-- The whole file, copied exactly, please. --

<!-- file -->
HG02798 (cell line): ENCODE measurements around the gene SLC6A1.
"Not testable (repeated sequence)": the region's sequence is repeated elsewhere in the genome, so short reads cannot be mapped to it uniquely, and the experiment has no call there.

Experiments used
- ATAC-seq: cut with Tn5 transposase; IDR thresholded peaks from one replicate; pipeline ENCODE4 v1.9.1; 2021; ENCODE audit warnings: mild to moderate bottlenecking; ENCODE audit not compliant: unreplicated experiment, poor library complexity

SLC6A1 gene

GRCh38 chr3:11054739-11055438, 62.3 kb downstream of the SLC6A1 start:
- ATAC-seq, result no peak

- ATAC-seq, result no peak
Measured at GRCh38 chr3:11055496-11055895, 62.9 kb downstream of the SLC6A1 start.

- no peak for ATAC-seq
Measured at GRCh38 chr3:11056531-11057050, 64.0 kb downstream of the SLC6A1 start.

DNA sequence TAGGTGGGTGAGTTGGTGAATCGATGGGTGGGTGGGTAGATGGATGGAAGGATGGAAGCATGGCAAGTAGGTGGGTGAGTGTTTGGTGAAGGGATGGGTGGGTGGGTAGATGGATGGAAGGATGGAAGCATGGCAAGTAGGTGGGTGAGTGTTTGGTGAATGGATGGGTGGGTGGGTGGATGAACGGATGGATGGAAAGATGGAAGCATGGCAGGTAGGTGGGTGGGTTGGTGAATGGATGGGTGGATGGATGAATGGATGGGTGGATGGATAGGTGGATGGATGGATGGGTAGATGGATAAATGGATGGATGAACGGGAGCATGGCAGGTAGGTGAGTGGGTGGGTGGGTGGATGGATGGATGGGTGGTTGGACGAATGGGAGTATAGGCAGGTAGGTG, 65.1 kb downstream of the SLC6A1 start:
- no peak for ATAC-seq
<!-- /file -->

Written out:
HG02798 (cell line): ENCODE measurements around the gene SLC6A1.
"Not testable (repeated sequence)": the region's sequence is repeated elsewhere in the genome, so short reads cannot be mapped to it uniquely, and the experiment has no call there.

Experiments used
- ATAC-seq: cut with Tn5 transposase; IDR thresholded peaks from one replicate; pipeline ENCODE4 v1.9.1; 2021; ENCODE audit warnings: mild to moderate bottlenecking; ENCODE audit not compliant: unreplicated experiment, poor library complexity

SLC6A1 gene

GRCh38 chr3:11054739-11055438, 62.3 kb downstream of the SLC6A1 start:
- ATAC-seq, result no peak

- ATAC-seq, result no peak
Measured at GRCh38 chr3:11055496-11055895, 62.9 kb downstream of the SLC6A1 start.

- no peak for ATAC-seq
Measured at GRCh38 chr3:11056531-11057050, 64.0 kb downstream of the SLC6A1 start.

DNA sequence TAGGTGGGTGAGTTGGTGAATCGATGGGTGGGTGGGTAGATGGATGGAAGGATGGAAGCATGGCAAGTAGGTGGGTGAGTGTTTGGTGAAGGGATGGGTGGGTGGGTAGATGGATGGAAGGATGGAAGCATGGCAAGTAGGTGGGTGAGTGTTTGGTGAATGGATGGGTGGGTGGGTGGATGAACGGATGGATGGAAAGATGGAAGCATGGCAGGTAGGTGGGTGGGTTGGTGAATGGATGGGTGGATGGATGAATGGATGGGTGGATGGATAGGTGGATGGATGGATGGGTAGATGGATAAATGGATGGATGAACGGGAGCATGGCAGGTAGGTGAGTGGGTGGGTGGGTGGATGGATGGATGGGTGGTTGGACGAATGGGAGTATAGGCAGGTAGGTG, 65.1 kb downstream of the SLC6A1 start:
- no peak for ATAC-seq